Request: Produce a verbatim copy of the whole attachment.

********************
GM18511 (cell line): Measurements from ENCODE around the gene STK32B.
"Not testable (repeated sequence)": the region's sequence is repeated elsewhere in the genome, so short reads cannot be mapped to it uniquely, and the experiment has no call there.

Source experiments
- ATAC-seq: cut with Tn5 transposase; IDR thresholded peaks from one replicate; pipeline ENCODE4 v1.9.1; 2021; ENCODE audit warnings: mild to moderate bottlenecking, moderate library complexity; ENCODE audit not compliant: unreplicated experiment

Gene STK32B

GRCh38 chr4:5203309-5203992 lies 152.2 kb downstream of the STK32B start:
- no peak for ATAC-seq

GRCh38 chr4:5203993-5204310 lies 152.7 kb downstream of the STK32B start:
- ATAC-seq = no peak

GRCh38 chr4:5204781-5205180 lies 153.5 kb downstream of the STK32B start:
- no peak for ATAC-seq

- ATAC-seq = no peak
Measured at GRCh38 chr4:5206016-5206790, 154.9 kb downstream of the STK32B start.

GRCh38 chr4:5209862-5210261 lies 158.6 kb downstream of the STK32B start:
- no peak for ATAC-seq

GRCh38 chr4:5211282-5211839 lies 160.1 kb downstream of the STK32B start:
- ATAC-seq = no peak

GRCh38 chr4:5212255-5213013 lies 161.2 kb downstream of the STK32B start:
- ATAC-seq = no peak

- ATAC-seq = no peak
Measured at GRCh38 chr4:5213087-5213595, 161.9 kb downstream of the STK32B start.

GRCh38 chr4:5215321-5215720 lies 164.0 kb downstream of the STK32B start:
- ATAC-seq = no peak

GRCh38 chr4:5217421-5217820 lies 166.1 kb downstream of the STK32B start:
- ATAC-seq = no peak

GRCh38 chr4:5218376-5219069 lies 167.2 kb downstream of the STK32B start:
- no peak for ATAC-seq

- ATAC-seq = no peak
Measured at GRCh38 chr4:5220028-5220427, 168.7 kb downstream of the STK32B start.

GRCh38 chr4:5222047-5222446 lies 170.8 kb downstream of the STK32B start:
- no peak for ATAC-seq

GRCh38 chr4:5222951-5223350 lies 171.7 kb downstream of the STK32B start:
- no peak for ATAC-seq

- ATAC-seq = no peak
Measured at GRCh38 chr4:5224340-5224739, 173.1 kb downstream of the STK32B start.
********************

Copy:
GM18511 (cell line): Measurements from ENCODE around the gene STK32B.
"Not testable (repeated sequence)": the region's sequence is repeated elsewhere in the genome, so short reads cannot be mapped to it uniquely, and the experiment has no call there.

Source experiments
- ATAC-seq: cut with Tn5 transposase; IDR thresholded peaks from one replicate; pipeline ENCODE4 v1.9.1; 2021; ENCODE audit warnings: mild to moderate bottlenecking, moderate library complexity; ENCODE audit not compliant: unreplicated experiment

Gene STK32B

GRCh38 chr4:5203309-5203992 lies 152.2 kb downstream of the STK32B start:
- no peak for ATAC-seq

GRCh38 chr4:5203993-5204310 lies 152.7 kb downstream of the STK32B start:
- ATAC-seq = no peak

GRCh38 chr4:5204781-5205180 lies 153.5 kb downstream of the STK32B start:
- no peak for ATAC-seq

- ATAC-seq = no peak
Measured at GRCh38 chr4:5206016-5206790, 154.9 kb downstream of the STK32B start.

GRCh38 chr4:5209862-5210261 lies 158.6 kb downstream of the STK32B start:
- no peak for ATAC-seq

GRCh38 chr4:5211282-5211839 lies 160.1 kb downstream of the STK32B start:
- ATAC-seq = no peak

GRCh38 chr4:5212255-5213013 lies 161.2 kb downstream of the STK32B start:
- ATAC-seq = no peak

- ATAC-seq = no peak
Measured at GRCh38 chr4:5213087-5213595, 161.9 kb downstream of the STK32B start.

GRCh38 chr4:5215321-5215720 lies 164.0 kb downstream of the STK32B start:
- ATAC-seq = no peak

GRCh38 chr4:5217421-5217820 lies 166.1 kb downstream of the STK32B start:
- ATAC-seq = no peak

GRCh38 chr4:5218376-5219069 lies 167.2 kb downstream of the STK32B start:
- no peak for ATAC-seq

- ATAC-seq = no peak
Measured at GRCh38 chr4:5220028-5220427, 168.7 kb downstream of the STK32B start.

GRCh38 chr4:5222047-5222446 lies 170.8 kb downstream of the STK32B start:
- no peak for ATAC-seq

GRCh38 chr4:5222951-5223350 lies 171.7 kb downstream of the STK32B start:
- no peak for ATAC-seq

- ATAC-seq = no peak
Measured at GRCh38 chr4:5224340-5224739, 173.1 kb downstream of the STK32B start.